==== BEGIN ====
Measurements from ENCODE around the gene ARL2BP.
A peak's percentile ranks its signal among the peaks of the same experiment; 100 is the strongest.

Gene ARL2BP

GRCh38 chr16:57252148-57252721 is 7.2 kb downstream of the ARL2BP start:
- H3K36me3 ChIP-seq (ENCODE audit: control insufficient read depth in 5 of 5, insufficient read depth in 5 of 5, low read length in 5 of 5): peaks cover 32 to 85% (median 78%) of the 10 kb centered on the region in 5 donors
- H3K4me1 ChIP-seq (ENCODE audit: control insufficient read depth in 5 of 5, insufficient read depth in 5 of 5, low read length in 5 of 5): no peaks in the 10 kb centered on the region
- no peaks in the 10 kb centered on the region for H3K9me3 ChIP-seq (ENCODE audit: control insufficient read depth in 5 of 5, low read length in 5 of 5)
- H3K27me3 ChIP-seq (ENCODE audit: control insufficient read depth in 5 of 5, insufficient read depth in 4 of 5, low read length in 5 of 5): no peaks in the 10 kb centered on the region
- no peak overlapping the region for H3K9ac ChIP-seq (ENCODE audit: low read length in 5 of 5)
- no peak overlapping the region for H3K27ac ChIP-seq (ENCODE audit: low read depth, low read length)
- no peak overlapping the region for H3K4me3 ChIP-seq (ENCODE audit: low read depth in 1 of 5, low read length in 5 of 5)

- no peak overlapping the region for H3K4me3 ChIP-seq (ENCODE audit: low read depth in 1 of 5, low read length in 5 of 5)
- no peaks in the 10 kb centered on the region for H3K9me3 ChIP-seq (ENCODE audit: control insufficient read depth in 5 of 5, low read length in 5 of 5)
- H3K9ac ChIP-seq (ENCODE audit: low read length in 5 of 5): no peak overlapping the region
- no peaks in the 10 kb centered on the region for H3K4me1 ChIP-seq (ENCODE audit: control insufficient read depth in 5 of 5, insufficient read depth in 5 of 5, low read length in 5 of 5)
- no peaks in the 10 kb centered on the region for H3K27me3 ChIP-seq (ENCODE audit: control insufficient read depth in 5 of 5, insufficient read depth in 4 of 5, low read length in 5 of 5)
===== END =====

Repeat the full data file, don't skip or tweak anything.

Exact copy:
Measurements from ENCODE around the gene ARL2BP.
A peak's percentile ranks its signal among the peaks of the same experiment; 100 is the strongest.

Gene ARL2BP

GRCh38 chr16:57252148-57252721 is 7.2 kb downstream of the ARL2BP start:
- H3K36me3 ChIP-seq (ENCODE audit: control insufficient read depth in 5 of 5, insufficient read depth in 5 of 5, low read length in 5 of 5): peaks cover 32 to 85% (median 78%) of the 10 kb centered on the region in 5 donors
- H3K4me1 ChIP-seq (ENCODE audit: control insufficient read depth in 5 of 5, insufficient read depth in 5 of 5, low read length in 5 of 5): no peaks in the 10 kb centered on the region
- no peaks in the 10 kb centered on the region for H3K9me3 ChIP-seq (ENCODE audit: control insufficient read depth in 5 of 5, low read length in 5 of 5)
- H3K27me3 ChIP-seq (ENCODE audit: control insufficient read depth in 5 of 5, insufficient read depth in 4 of 5, low read length in 5 of 5): no peaks in the 10 kb centered on the region
- no peak overlapping the region for H3K9ac ChIP-seq (ENCODE audit: low read length in 5 of 5)
- no peak overlapping the region for H3K27ac ChIP-seq (ENCODE audit: low read depth, low read length)
- no peak overlapping the region for H3K4me3 ChIP-seq (ENCODE audit: low read depth in 1 of 5, low read length in 5 of 5)

- no peak overlapping the region for H3K4me3 ChIP-seq (ENCODE audit: low read depth in 1 of 5, low read length in 5 of 5)
- no peaks in the 10 kb centered on the region for H3K9me3 ChIP-seq (ENCODE audit: control insufficient read depth in 5 of 5, low read length in 5 of 5)
- H3K9ac ChIP-seq (ENCODE audit: low read length in 5 of 5): no peak overlapping the region
- no peaks in the 10 kb centered on the region for H3K4me1 ChIP-seq (ENCODE audit: control insufficient read depth in 5 of 5, insufficient read depth in 5 of 5, low read length in 5 of 5)
- no peaks in the 10 kb centered on the region for H3K27me3 ChIP-seq (ENCODE audit: control insufficient read depth in 5 of 5, insufficient read depth in 4 of 5, low read length in 5 of 5)